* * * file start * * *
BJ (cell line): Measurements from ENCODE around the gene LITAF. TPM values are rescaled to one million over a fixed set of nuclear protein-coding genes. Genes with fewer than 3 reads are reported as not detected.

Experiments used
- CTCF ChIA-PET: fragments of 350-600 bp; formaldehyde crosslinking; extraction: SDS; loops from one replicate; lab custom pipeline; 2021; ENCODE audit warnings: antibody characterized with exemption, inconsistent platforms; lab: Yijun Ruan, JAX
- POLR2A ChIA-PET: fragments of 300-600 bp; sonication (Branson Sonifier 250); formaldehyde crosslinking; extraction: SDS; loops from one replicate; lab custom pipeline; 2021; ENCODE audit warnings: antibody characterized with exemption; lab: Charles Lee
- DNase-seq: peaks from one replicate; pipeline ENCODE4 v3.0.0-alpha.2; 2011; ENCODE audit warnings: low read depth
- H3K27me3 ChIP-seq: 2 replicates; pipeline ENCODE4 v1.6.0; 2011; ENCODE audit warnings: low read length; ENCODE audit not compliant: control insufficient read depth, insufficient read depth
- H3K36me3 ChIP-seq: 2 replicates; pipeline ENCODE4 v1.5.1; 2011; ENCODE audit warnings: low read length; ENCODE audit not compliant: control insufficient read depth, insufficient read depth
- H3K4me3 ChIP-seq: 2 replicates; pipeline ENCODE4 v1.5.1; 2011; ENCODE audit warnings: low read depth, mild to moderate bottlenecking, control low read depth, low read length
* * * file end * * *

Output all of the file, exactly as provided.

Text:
BJ (cell line): Measurements from ENCODE around the gene LITAF. TPM values are rescaled to one million over a fixed set of nuclear protein-coding genes. Genes with fewer than 3 reads are reported as not detected.

Experiments used
- CTCF ChIA-PET: fragments of 350-600 bp; formaldehyde crosslinking; extraction: SDS; loops from one replicate; lab custom pipeline; 2021; ENCODE audit warnings: antibody characterized with exemption, inconsistent platforms; lab: Yijun Ruan, JAX
- POLR2A ChIA-PET: fragments of 300-600 bp; sonication (Branson Sonifier 250); formaldehyde crosslinking; extraction: SDS; loops from one replicate; lab custom pipeline; 2021; ENCODE audit warnings: antibody characterized with exemption; lab: Charles Lee
- DNase-seq: peaks from one replicate; pipeline ENCODE4 v3.0.0-alpha.2; 2011; ENCODE audit warnings: low read depth
- H3K27me3 ChIP-seq: 2 replicates; pipeline ENCODE4 v1.6.0; 2011; ENCODE audit warnings: low read length; ENCODE audit not compliant: control insufficient read depth, insufficient read depth
- H3K36me3 ChIP-seq: 2 replicates; pipeline ENCODE4 v1.5.1; 2011; ENCODE audit warnings: low read length; ENCODE audit not compliant: control insufficient read depth, insufficient read depth
- H3K4me3 ChIP-seq: 2 replicates; pipeline ENCODE4 v1.5.1; 2011; ENCODE audit warnings: low read depth, mild to moderate bottlenecking, control low read depth, low read length